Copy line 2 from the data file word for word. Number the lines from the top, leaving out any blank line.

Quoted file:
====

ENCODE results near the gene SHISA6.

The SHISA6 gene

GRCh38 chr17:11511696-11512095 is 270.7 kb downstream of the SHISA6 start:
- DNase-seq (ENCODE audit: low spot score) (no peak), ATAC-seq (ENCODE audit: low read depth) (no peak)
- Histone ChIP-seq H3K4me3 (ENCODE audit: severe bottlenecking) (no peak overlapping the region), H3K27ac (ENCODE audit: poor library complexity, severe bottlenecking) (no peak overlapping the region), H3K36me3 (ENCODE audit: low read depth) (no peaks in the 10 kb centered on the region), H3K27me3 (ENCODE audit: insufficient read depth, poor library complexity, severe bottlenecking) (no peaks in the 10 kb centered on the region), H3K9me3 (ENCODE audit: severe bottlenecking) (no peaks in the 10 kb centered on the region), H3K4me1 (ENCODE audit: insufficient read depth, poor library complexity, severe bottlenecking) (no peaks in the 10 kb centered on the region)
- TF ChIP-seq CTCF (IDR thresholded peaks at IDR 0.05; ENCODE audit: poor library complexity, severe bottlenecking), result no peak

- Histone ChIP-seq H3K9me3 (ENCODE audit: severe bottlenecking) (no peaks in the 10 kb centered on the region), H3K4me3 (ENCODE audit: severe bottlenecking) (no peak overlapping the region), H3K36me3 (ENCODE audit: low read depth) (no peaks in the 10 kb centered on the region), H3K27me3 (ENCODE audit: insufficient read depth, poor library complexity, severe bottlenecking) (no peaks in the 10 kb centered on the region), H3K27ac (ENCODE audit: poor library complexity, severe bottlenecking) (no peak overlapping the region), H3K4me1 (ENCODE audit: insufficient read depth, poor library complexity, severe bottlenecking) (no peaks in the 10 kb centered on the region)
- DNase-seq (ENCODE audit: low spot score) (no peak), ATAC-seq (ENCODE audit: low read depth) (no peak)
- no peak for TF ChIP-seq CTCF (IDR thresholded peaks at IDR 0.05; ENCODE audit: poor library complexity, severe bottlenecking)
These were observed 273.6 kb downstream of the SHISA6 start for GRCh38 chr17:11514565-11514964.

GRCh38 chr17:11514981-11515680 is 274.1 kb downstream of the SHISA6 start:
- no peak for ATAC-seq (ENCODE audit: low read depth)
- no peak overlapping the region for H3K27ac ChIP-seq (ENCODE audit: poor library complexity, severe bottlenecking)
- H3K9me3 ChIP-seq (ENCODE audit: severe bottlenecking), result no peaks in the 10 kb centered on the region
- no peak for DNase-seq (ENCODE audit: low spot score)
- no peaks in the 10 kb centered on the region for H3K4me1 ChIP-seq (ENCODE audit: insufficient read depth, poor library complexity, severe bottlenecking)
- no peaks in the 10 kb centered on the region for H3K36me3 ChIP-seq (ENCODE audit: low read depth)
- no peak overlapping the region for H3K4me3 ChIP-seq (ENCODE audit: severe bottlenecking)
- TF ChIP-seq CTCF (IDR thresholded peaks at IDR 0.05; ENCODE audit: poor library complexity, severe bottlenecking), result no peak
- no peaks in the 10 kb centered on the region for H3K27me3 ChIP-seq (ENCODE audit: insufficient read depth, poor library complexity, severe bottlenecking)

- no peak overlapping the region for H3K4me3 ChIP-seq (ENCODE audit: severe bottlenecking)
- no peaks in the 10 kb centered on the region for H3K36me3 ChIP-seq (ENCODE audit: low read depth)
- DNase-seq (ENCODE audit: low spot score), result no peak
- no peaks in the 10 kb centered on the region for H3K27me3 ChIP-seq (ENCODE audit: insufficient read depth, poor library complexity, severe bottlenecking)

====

The SHISA6 gene